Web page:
Kaisa Hakkinen's paper ''Prehistoric Finno-Ugric Culture in the Light of Historical Lexicography'' examines vocabulary elements representative of ''the oldest lexical stratum common to the Uralic languages, whether originally indigenous or borrowed.'' Apparently much data is derived from hunting cultures, for example terms for hunting and fishing equipment and game animals. Much less derived from terms relating to agriculture, which apparently have a fairly narrow geographical distribution.

    Firstly, the article defines the age of available lexical material. Oldest Finno-Ugric written documentation dates only from the middle ages, so a comparative lexicological study of related languages is necessary. Once can assume a word to be of early origin and indigenous if the words are restricted to Finno-Ugric languages yet have a wide distribution. Likewise, if a word appears in other languages, it may be, in fact a loan. Lastly, words restricted to Finno-Ugric languages, but with a narrow distribution, can be assumed to be fairly new.

    Next, the article considers the oldest common lexical stratum of the Uralic languages. Otto Donner's 1882 study of the common cultural stock of Finns and Mordvinians is considered the pioneering work here. Also mentioned here is Bj�rn Collinder's 'Fenno-Ugric Vocabulary', from 1955, as a source of study of the oldest common Uralic lexicon. In the following section, the lexical domains of the oldest common vocabulary are discussed. These include time, sensations, flora and fauna, trade and transport, quality notions, nature, hunting and fishing, processes and states, building and construction, nourishment, body parts, speech and thought, family, space and time relations, pronouns, and other miscellaneous items. The items are quantified, first in total; secondly in Uralic, thirdly in Finno-Ugric, and lastly in Finnish itself. Interestingly enough, Uralic languages dominate in pronominals and family relationship terms; while Finno-Ugric seems to record more words overall than Uralic. Lastly, before an appendix, the article evaluates distribution, and thus, certainty of etymology of the word items.

    In his article, Eugene Helimski outlines ''Early Indo-Uralic Linguistic Relationships: Real Kinship and Imagined Contacts''. He begins with the following premise: ''there may be many riddles but no wonders in linguistic prehistory.'' Or, in other words, ''all too often, the early prehistory of languages is viewed as a terra incognita with its own unknown rules (which are therefore invented by some scholars freely and with vivid imagination). While on one hand stating that early linguistic relationships can be studied with the same relevance and methodology that historical linguistic treats more recent events, linguists can only be used in the same way in this context if 1. Human language underwent no fundamental changes since Upper Paleolithic/Mesolithic times; 2. Language prior to these eras possessed structural types which lay within the same typological limits as in the contemporary world; 3. Language, prior to these eras, evolved similarly as those attested in the contemporary world.

    That said, the author begins by outlining some of the types of language kinship. The first discussed (and most common type) is direct kinship determined by divergent evolution. In this scenario, one uniform language spoken on a small territory spreads (due to historical circumstances) ''far beyond the original territory''. Over time, the distributed languages become dialectically and sociolectically distinguished, until distinct states are formed. Eventually each regional variant undergoes its own distinct and independent evolution. The most obvious example of this is the pre-classical Latin of Latium (which evolved to French, Italian, Romanian, Portuguese etc.). Other language families are mentioned here, too (Slavic => Common Slavic, Aver/Slavic, eventual rise of Polish, Russian, Bulgarian), also Mongolic, Permic, Germanic, Indo-Aryan, Bantu, Samoyedic, Turkic, Polynesian, etc. In all of the above cases, while accompanying circumstances (e.g. substratum, koine, secondary interaction) are dissimilar between each case, ''they do not introduce any major changes into the picture of kinship''.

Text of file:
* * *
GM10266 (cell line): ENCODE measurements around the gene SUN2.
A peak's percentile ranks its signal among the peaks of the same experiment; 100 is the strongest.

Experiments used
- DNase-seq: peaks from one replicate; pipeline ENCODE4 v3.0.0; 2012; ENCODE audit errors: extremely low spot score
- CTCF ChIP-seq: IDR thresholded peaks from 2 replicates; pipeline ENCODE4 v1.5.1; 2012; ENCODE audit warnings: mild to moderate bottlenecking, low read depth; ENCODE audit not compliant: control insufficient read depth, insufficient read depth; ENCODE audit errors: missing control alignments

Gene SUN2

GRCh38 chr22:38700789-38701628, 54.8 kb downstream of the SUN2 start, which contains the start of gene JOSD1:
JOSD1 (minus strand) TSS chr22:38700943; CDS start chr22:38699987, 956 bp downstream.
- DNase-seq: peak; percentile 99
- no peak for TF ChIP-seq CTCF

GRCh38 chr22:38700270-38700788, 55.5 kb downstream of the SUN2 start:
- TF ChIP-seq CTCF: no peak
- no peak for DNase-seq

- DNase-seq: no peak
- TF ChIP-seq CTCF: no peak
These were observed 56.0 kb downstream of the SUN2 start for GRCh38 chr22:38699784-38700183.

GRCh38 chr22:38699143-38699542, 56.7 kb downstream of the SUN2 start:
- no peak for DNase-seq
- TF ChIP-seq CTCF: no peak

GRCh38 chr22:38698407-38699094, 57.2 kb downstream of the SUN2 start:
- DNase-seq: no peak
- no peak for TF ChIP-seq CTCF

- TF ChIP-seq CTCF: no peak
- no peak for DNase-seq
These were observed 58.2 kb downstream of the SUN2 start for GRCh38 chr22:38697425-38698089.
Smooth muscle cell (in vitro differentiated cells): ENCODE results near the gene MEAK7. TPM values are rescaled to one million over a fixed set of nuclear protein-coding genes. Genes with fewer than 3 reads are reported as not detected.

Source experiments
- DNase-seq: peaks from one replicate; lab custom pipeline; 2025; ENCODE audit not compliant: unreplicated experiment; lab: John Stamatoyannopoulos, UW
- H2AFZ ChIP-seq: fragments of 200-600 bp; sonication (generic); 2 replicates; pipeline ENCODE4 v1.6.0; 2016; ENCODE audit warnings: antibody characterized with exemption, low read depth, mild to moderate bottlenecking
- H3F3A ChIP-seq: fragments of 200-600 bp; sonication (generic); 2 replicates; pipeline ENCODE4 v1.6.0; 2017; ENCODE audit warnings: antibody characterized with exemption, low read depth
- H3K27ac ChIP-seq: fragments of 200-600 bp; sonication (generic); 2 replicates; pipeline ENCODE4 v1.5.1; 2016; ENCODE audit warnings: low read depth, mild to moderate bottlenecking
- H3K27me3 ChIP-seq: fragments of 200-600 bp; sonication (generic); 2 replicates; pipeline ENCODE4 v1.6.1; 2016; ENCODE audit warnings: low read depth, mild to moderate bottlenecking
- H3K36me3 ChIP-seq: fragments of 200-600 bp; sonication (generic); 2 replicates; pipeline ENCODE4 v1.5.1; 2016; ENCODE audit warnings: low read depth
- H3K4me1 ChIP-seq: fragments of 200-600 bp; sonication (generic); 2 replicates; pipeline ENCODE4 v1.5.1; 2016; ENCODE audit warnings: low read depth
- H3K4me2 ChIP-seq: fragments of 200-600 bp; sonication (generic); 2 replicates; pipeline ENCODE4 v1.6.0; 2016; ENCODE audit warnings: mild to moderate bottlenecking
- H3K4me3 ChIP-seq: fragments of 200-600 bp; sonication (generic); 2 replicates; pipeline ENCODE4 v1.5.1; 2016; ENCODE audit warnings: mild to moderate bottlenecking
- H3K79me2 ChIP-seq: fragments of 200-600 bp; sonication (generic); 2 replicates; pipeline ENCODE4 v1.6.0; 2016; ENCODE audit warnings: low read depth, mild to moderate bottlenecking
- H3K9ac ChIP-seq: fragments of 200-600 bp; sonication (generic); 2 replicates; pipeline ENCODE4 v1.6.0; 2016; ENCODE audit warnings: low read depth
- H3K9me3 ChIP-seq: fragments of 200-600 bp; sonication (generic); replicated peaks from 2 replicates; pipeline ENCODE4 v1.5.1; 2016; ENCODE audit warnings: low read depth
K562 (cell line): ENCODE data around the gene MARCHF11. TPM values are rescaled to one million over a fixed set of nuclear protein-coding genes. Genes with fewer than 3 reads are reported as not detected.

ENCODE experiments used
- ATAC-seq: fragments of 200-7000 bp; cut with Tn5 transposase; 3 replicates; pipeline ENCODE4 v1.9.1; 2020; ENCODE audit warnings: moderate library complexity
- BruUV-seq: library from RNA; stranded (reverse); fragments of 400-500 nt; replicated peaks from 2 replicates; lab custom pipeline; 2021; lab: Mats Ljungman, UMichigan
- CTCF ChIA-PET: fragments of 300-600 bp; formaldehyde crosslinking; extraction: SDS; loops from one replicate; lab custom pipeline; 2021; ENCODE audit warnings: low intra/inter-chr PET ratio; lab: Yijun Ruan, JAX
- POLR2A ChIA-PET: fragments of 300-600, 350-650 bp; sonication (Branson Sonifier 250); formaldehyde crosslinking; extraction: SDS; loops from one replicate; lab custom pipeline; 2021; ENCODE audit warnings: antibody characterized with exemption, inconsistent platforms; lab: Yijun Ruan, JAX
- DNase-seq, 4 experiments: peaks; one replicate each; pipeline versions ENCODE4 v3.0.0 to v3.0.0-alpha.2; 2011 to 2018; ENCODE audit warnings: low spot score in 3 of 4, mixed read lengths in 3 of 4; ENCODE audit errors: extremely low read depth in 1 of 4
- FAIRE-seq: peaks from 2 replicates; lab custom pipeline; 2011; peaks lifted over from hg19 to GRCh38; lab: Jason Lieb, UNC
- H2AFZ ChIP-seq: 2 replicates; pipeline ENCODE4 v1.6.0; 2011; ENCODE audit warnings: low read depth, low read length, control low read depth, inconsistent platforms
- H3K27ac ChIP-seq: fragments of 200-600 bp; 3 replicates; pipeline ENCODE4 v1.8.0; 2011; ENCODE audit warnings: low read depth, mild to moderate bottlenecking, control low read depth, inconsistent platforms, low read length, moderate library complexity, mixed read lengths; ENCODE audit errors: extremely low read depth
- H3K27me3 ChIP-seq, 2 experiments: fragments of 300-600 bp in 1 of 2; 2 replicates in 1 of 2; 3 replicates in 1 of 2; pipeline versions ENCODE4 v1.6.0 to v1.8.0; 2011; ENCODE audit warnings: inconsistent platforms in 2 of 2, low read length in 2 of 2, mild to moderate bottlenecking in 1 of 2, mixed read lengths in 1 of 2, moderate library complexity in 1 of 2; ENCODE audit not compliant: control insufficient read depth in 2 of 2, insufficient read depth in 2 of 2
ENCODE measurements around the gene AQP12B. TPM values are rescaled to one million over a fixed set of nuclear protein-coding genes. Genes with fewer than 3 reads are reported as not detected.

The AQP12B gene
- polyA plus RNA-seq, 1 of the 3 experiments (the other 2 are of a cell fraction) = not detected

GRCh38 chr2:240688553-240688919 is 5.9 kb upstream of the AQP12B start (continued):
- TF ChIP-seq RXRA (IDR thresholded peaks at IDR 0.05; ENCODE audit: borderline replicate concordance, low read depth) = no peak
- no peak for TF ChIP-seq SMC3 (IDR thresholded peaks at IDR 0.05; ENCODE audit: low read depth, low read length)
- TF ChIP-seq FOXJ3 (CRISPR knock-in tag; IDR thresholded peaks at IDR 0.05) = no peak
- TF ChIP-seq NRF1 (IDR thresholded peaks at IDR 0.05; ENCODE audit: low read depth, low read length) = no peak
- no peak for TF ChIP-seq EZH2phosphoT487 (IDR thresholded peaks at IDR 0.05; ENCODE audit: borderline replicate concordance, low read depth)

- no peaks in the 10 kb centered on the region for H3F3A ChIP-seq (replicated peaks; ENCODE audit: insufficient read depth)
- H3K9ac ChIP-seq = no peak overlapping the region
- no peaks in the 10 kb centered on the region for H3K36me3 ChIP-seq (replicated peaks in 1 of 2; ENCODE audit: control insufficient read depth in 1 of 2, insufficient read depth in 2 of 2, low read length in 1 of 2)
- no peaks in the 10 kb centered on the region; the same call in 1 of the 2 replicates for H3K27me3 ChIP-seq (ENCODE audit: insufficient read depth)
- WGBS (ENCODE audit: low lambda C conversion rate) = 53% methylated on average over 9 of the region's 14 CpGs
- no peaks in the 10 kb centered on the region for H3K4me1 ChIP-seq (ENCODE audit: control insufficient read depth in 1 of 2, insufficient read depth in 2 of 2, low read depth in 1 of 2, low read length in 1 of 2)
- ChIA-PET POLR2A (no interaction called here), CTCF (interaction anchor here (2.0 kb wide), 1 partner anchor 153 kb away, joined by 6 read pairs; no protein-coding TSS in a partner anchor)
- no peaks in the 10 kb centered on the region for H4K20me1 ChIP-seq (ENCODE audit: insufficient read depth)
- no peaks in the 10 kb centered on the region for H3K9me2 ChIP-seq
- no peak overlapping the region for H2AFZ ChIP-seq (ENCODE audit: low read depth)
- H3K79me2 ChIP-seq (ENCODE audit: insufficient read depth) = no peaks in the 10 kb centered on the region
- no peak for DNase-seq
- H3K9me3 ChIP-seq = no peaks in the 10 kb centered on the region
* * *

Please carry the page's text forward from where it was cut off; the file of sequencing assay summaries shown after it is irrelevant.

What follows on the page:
Another type of language kinship is lateral kinship, characterized by relexification and typical of ''mixed'' languages. This is generally a sociolinguistic phenomenon where speakers of a source need or want to speak a target language, but ''being adults grown up with another language'' are unable to handle the target grammar. So instead, they simply repopulate their source grammatical system with the target language's words. Some cases are Anglo-Romany, Ma'a or Mbugu. A more complex form does all of the above plus adds some simpler grammatical elements from the target as well (Copper Island Aleut). Another form of lateral kinship happens when the lexicon of the target is superimposed on a synthetic, simplified version of the source language grammar (like with most pidgins and creoles). These processes ''produce only new languages in which grammar and vocabulary are of different origin''. They also produce only one ''mixed'' language (as opposed to a new language family). Most, importantly, these languages typically do not evolve and are short lived. I would also add (feel free to prove me wrong) that these languages are typically also spoken in situations where interaction between speakers of the target and source languages are necessary; they are not ''native'' languages (or mother tongues) as such.

    So by applying simple inductive reasoning, it is common enough to reach the conclusion that PIE and PU share direct kinship. For example, Kaisa H�kkinen's paper demonstrates ''the direct relationship between the stability of words (stems) and their occurrence in the common vocabulary of several Eurasian language families.'' One group of 18 items demonstrated ''100% etymological certainty'', while a second group of 23 items demonstrated 90% etymological certainty,. meaning that ''their counterparts were missing or dubious'' in only 10% of the sampled languages.